Back pain can make even the most simple activities difficult. Sleeping, cooking, sitting, driving…activities you took for granted become almost too painful to complete. Making an appointment with a specialist, waiting for that appointment, and getting through that appointment can all be part of the activities that you just don’t want to face. However, if your pain isn’t going away, getting help is the best path to relief.
At the Spine Institute of North America, we understand what an ordeal back pain can be, and that is why we work so hard to provide world-class solutions. The thing is, the effectiveness of your treatment begins with that first conversation between you and the specialist. Chances are good you have waited a while for your appointment because specialists are busy. When you finally have a specialist’s full attention, it’s important to make the most of your time. In today’s blog, we’re going to share some tips for effectively communicating what is going on so that the specialist can get you on the fast track to relief.
How to Make the Most of Your Spine Consultation
The key to effective communication with a medical professional is being accurate, to-the-point, and honest. It can be easy to get lost in the weeds, especially when you’re suffering. Additionally, some people feel awkward providing certain pieces of information. However, when you’re in an appointment, you have to be honest. Pieces of information you feel uncomfortable sharing might be key to getting to the bottom of what is going on.
Read on for 10 questions that your specialist will likely ask.
- When and how did the pain start?
- Where exactly is the pain located?
- How long have you been dealing with the pain?
- Describe your pain.
- Are there times when the pain is better or worse?
- Is there anything that makes the pain more intense or less intense?
- Is your pain lighter in the morning and more intense at night?
- Does the pain lessen when you stand up or sit down?
- What impact is the pain having on your daily life?
- How has the pain been treated – if anything?
As you can see, this is quite a list. We recommend sitting down before your appointment and answering each question so you are prepared. It is worth it to write your answers down. There is no such thing as being too prepared for a professional spine consultation.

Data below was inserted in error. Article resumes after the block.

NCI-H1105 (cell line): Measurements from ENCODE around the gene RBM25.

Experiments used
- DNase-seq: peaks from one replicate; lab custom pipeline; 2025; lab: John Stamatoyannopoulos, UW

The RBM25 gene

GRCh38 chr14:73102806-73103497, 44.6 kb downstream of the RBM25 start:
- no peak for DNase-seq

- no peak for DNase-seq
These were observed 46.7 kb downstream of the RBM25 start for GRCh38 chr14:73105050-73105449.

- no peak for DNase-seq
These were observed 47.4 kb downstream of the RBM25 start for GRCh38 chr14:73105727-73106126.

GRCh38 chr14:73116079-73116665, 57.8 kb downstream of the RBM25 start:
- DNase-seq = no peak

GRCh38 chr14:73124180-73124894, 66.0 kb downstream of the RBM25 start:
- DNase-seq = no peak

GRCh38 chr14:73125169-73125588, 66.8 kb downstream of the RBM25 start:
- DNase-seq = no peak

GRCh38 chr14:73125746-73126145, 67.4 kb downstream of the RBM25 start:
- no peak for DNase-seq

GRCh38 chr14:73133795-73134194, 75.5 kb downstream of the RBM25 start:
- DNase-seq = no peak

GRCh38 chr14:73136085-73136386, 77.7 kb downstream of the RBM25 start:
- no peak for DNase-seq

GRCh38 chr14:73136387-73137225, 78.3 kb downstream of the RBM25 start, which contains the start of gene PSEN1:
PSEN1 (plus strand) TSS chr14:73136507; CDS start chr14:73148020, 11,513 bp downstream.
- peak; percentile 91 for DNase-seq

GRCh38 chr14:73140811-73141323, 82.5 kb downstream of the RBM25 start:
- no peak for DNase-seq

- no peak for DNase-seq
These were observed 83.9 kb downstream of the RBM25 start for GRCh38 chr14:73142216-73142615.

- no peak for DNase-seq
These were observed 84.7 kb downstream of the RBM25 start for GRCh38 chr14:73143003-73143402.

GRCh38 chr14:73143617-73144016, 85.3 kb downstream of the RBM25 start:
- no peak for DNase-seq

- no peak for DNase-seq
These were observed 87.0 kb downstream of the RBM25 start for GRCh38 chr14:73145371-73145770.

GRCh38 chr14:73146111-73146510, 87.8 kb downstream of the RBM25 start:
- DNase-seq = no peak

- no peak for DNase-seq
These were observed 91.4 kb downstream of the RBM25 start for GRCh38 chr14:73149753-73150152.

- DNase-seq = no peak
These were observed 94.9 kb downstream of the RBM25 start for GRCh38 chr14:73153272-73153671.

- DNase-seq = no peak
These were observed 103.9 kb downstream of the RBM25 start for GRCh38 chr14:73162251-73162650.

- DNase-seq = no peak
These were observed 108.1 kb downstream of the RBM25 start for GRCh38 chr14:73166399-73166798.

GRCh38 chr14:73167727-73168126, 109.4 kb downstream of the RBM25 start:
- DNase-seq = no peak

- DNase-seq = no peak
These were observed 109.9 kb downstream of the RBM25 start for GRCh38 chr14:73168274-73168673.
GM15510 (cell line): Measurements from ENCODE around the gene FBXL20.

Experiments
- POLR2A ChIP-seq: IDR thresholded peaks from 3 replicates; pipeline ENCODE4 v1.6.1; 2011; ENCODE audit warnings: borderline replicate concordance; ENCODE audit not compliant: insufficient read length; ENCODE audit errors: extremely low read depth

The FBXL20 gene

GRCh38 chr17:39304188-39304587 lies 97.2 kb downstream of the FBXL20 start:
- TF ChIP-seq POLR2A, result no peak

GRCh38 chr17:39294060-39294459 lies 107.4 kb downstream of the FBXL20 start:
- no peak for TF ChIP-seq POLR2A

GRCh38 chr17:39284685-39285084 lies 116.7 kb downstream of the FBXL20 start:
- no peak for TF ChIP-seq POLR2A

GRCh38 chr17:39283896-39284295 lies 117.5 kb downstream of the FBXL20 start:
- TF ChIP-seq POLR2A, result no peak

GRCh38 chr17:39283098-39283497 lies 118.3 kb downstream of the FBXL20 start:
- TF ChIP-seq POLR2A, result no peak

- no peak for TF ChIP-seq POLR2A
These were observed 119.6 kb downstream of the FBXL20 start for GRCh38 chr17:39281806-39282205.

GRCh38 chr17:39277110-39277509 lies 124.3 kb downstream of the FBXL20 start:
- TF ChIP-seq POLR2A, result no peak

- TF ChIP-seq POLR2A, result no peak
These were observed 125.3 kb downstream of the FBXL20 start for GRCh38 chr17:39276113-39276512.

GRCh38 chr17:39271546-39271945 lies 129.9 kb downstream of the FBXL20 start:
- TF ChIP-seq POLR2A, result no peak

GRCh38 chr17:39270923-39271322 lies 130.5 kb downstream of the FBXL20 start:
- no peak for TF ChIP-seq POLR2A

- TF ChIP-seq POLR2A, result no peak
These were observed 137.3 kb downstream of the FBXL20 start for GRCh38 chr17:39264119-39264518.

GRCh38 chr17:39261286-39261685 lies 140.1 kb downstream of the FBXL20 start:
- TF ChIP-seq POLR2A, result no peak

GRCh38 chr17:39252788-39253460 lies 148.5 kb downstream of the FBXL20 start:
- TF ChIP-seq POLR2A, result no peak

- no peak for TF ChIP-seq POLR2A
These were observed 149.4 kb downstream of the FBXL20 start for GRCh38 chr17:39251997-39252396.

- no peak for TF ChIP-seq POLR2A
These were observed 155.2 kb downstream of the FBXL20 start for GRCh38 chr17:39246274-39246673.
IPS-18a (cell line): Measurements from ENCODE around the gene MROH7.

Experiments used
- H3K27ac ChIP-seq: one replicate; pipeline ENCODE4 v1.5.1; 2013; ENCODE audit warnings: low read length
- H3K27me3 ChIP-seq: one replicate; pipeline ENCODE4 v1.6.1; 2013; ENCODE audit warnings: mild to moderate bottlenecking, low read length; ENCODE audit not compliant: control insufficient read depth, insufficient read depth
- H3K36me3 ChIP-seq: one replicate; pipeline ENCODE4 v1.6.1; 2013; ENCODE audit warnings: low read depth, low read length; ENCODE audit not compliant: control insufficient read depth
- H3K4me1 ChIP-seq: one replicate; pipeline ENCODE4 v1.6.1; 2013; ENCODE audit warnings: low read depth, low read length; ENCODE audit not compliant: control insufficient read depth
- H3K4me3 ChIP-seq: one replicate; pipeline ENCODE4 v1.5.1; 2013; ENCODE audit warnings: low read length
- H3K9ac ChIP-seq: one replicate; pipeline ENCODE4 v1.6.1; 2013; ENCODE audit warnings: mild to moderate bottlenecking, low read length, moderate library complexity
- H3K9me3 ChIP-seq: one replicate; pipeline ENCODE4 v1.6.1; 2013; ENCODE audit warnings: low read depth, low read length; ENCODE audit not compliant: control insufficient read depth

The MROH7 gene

If you aren’t sure exactly when the pain started, try to give the doctor a date range. When describing the pain, useful terms include “stabbing,” “dull,” “sharp,” “shooting,” “hot,” and “aching.” These are all words with which specialists are familiar from their training.
What to Expect After Your Consultation
You should leave your appointment knowing what is going to happen next, whether it is extra imaging or a surgical pre-op. In our experience, most appointments have one of three outcomes:
- If you have tried non-surgical pain treatment but it has not worked and imaging has revealed that you have an anatomic lesion like degenerative disc disease, spinal stenosis, disc herniation, or spondylolisthesis, it will be time to learn what type of surgery will give you relief. This will include recovery time and the surgeon’s success rate.
- If you have insufficient imaging and testing records, you’ll be headed in for more imaging or tests like a discogram.
- If the specialist cannot determine what is going on, or comes to a conclusion that makes you uncomfortable, it may be to your advantage to see a second specialist and get another opinion.
At SINA, we have been in the business of healing spines with pain management and minimally-invasive solutions. We are on a mission to be your solution. Contact us today!
"headline": "How to Prepare for a Spine Consultation",
"name": "Spine Institute of North America"
"name": "Spine Institute of North America",